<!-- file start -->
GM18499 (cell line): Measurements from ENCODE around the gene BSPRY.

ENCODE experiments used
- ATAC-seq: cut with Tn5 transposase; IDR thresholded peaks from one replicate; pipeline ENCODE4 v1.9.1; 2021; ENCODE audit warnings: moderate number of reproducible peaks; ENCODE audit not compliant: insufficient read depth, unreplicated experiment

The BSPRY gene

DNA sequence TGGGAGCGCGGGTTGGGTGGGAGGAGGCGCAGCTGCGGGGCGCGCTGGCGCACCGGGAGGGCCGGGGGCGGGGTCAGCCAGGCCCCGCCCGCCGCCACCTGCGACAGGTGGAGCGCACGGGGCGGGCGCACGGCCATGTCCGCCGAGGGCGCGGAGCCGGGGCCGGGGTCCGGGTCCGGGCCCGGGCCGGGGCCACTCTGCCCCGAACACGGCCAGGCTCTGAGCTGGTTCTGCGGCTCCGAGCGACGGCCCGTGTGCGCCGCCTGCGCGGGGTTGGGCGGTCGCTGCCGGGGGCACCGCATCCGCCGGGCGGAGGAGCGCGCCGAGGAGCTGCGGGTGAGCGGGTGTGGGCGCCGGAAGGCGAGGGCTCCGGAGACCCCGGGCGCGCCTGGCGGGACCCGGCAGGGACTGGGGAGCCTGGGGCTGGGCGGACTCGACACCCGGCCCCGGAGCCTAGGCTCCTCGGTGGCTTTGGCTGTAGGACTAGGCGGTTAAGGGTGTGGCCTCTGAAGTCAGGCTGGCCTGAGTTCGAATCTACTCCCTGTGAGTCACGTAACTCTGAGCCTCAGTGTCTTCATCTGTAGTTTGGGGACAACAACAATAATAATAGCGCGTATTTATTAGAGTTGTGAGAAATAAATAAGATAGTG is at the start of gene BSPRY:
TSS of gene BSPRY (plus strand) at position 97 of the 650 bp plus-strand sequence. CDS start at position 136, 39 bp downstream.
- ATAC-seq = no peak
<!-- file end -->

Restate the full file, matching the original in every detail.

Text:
GM18499 (cell line): Measurements from ENCODE around the gene BSPRY.

ENCODE experiments used
- ATAC-seq: cut with Tn5 transposase; IDR thresholded peaks from one replicate; pipeline ENCODE4 v1.9.1; 2021; ENCODE audit warnings: moderate number of reproducible peaks; ENCODE audit not compliant: insufficient read depth, unreplicated experiment

The BSPRY gene

DNA sequence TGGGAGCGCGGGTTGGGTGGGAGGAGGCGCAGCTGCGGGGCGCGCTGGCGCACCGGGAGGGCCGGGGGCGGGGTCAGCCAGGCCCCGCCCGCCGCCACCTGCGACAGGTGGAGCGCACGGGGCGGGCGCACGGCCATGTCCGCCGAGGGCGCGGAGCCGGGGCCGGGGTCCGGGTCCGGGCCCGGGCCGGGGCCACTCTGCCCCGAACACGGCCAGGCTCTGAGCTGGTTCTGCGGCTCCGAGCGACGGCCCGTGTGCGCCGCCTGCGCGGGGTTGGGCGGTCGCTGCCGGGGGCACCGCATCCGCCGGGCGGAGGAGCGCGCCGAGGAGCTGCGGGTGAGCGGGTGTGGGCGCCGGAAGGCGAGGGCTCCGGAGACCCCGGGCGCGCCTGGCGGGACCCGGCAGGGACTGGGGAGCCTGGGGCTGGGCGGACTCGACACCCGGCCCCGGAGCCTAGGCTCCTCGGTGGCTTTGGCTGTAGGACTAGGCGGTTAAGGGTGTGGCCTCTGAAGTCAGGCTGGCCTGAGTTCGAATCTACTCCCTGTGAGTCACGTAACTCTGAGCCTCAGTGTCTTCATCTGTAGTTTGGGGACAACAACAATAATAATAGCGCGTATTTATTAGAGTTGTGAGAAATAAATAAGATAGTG is at the start of gene BSPRY:
TSS of gene BSPRY (plus strand) at position 97 of the 650 bp plus-strand sequence. CDS start at position 136, 39 bp downstream.
- ATAC-seq = no peak